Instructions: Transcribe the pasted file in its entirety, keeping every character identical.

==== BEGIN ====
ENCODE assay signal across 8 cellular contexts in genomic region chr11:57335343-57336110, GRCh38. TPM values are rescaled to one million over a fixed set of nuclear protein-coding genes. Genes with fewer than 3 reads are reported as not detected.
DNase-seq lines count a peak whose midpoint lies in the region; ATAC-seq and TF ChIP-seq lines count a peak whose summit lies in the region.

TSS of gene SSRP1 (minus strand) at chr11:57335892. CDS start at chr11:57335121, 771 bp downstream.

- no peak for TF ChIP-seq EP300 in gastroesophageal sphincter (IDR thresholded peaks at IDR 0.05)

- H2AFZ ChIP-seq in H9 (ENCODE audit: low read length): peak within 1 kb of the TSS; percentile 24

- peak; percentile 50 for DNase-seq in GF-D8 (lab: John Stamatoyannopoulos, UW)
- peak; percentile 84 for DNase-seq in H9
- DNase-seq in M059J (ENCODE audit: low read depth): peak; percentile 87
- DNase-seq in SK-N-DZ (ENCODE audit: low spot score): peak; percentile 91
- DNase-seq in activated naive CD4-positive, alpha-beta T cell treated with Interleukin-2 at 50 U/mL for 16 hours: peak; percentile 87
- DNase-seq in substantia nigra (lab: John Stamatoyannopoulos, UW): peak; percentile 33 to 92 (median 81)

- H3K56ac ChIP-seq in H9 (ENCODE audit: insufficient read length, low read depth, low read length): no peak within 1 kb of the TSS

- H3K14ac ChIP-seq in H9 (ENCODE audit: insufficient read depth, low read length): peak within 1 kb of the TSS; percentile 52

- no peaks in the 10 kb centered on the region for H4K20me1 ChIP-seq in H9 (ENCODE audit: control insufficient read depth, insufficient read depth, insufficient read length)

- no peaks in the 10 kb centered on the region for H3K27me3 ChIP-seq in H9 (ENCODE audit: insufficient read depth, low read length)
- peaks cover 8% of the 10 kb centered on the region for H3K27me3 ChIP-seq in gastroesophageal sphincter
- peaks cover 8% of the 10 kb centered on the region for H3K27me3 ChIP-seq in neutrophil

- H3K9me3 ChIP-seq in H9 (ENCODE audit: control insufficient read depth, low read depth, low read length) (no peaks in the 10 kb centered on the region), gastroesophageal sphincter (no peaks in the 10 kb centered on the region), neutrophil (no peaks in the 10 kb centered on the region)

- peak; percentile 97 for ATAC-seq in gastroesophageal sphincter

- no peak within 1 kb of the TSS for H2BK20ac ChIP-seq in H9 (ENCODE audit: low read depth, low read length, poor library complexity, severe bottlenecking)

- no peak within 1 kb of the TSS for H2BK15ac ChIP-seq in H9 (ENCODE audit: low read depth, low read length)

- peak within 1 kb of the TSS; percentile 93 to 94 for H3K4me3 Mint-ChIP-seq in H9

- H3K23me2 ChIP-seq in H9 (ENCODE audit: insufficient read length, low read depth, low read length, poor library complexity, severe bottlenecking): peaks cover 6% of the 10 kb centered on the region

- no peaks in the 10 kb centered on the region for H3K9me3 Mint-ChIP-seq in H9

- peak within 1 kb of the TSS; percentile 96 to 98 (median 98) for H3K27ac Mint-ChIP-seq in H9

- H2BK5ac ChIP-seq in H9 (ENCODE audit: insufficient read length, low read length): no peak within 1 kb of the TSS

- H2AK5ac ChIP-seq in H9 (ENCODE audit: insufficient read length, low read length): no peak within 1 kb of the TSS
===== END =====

ENCODE assay signal across 8 cellular contexts in genomic region chr11:57335343-57336110, GRCh38. TPM values are rescaled to one million over a fixed set of nuclear protein-coding genes. Genes with fewer than 3 reads are reported as not detected.
DNase-seq lines count a peak whose midpoint lies in the region; ATAC-seq and TF ChIP-seq lines count a peak whose summit lies in the region.

TSS of gene SSRP1 (minus strand) at chr11:57335892. CDS start at chr11:57335121, 771 bp downstream.

- no peak for TF ChIP-seq EP300 in gastroesophageal sphincter (IDR thresholded peaks at IDR 0.05)

- H2AFZ ChIP-seq in H9 (ENCODE audit: low read length): peak within 1 kb of the TSS; percentile 24

- peak; percentile 50 for DNase-seq in GF-D8 (lab: John Stamatoyannopoulos, UW)
- peak; percentile 84 for DNase-seq in H9
- DNase-seq in M059J (ENCODE audit: low read depth): peak; percentile 87
- DNase-seq in SK-N-DZ (ENCODE audit: low spot score): peak; percentile 91
- DNase-seq in activated naive CD4-positive, alpha-beta T cell treated with Interleukin-2 at 50 U/mL for 16 hours: peak; percentile 87
- DNase-seq in substantia nigra (lab: John Stamatoyannopoulos, UW): peak; percentile 33 to 92 (median 81)

- H3K56ac ChIP-seq in H9 (ENCODE audit: insufficient read length, low read depth, low read length): no peak within 1 kb of the TSS

- H3K14ac ChIP-seq in H9 (ENCODE audit: insufficient read depth, low read length): peak within 1 kb of the TSS; percentile 52

- no peaks in the 10 kb centered on the region for H4K20me1 ChIP-seq in H9 (ENCODE audit: control insufficient read depth, insufficient read depth, insufficient read length)

- no peaks in the 10 kb centered on the region for H3K27me3 ChIP-seq in H9 (ENCODE audit: insufficient read depth, low read length)
- peaks cover 8% of the 10 kb centered on the region for H3K27me3 ChIP-seq in gastroesophageal sphincter
- peaks cover 8% of the 10 kb centered on the region for H3K27me3 ChIP-seq in neutrophil

- H3K9me3 ChIP-seq in H9 (ENCODE audit: control insufficient read depth, low read depth, low read length) (no peaks in the 10 kb centered on the region), gastroesophageal sphincter (no peaks in the 10 kb centered on the region), neutrophil (no peaks in the 10 kb centered on the region)

- peak; percentile 97 for ATAC-seq in gastroesophageal sphincter

- no peak within 1 kb of the TSS for H2BK20ac ChIP-seq in H9 (ENCODE audit: low read depth, low read length, poor library complexity, severe bottlenecking)

- no peak within 1 kb of the TSS for H2BK15ac ChIP-seq in H9 (ENCODE audit: low read depth, low read length)

- peak within 1 kb of the TSS; percentile 93 to 94 for H3K4me3 Mint-ChIP-seq in H9

- H3K23me2 ChIP-seq in H9 (ENCODE audit: insufficient read length, low read depth, low read length, poor library complexity, severe bottlenecking): peaks cover 6% of the 10 kb centered on the region

- no peaks in the 10 kb centered on the region for H3K9me3 Mint-ChIP-seq in H9

- peak within 1 kb of the TSS; percentile 96 to 98 (median 98) for H3K27ac Mint-ChIP-seq in H9

- H2BK5ac ChIP-seq in H9 (ENCODE audit: insufficient read length, low read length): no peak within 1 kb of the TSS

- H2AK5ac ChIP-seq in H9 (ENCODE audit: insufficient read length, low read length): no peak within 1 kb of the TSS